Numbers govern our lives. Bank account balances, blood pressure, SAT scores — they help define who we are and where we’re going. Some numbers affecting our daily lives are beyond our control — age, height and U.S. GDP — while others, such as the calories we consume, are up to us.
But what if we had a greater power over numbers? If you had the ability to change one number, from how many hours you need to sleep or your savings rate, what would you pick? To get an expert perspective, we asked four Terry College professors from different departments:
If you could double any number — what would it be?
"As tempted as I am to say the number of home UGA football games, the accountant in me says to double your return on assets. ROA represents the ratio of firm assets to income and is a signal about how efficiently a firm uses its assets to generate income. Doubling this ratio would allow managers to be viewed as better stewards of firm resources, and the firm as a more attractive investment opportunity. This idea also generalizes nicely to our ‘personal’ financial statements, where we would double the reward we receive on our personal assets. I know, ‘personal’ financial statements? What did you expect, you asked an accountant!”
— Benjamin Whipple, assistant professor of accounting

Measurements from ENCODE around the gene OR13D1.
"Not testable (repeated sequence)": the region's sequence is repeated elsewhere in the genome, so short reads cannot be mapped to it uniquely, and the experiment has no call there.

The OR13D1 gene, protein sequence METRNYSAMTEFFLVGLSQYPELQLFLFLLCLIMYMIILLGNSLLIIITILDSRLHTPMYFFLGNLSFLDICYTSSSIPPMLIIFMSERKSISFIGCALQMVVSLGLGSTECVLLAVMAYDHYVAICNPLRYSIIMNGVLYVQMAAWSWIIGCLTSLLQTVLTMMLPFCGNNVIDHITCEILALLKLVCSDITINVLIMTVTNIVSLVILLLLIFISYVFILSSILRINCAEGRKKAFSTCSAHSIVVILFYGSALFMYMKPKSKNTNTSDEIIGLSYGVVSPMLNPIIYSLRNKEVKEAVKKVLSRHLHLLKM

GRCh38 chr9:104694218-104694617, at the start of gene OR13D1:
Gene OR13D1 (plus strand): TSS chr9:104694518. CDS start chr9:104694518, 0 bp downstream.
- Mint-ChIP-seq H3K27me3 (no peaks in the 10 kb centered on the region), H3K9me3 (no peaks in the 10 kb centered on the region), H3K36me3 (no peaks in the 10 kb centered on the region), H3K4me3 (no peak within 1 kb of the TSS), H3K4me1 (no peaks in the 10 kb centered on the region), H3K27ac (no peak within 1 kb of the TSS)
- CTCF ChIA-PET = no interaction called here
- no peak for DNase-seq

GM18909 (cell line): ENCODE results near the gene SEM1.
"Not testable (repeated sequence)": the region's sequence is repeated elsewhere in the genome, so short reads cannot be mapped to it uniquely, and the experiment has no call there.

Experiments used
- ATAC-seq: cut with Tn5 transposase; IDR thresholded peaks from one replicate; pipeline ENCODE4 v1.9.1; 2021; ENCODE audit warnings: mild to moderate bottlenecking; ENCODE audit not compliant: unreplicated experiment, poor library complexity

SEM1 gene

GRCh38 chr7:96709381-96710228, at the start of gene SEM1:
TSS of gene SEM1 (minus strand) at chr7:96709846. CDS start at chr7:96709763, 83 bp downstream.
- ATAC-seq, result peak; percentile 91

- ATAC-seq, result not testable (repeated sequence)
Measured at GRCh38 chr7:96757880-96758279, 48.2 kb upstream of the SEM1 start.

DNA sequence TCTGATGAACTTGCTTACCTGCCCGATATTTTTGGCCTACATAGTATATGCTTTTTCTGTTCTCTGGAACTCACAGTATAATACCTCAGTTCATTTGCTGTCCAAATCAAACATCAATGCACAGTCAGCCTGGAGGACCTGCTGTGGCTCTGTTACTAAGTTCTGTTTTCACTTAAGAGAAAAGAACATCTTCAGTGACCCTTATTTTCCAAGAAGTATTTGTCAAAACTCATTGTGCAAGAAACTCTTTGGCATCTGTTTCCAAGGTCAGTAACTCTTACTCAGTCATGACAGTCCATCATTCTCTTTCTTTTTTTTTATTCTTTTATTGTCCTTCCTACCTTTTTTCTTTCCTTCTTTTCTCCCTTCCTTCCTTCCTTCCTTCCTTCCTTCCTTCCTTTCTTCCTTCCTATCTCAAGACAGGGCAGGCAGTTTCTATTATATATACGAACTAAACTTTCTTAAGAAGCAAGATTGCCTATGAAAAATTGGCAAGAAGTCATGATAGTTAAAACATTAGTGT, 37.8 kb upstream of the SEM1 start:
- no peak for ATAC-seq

"If I could change one number, it would be great to double the number of job openings worldwide. The increased competition among firms would lead to higher wages, better benefits and more job training.”
— Ian Schmutte, associate professor of economics
“My initial answer was to double the IQ of all people. Research suggests that IQ positively predicts job performance, regardless of task. A quick Google search, however, revealed the infant mortality rate in developing countries is still 14 times higher than in developed countries. Given this, I would opt to double the amount of health care resources worldwide to deal with issues like this.”
— Scott Graffin, professor of management and Synovus Chair in Servant Leadership
“As someone who lost a younger brother to a health condition, I think people should elect to double the number of healthy years they have in life. Money and material assets are not the most important things in life and doubling them will not necessarily make us happier. What will make us happy is finding something we are passionate about and that allows us to make a positive impact on people’s lives. Once you have discovered your passion then all you can hope for is to be able to do it for as long a period of time as possible.”
— Julio Sevilla, assistant professor of marketing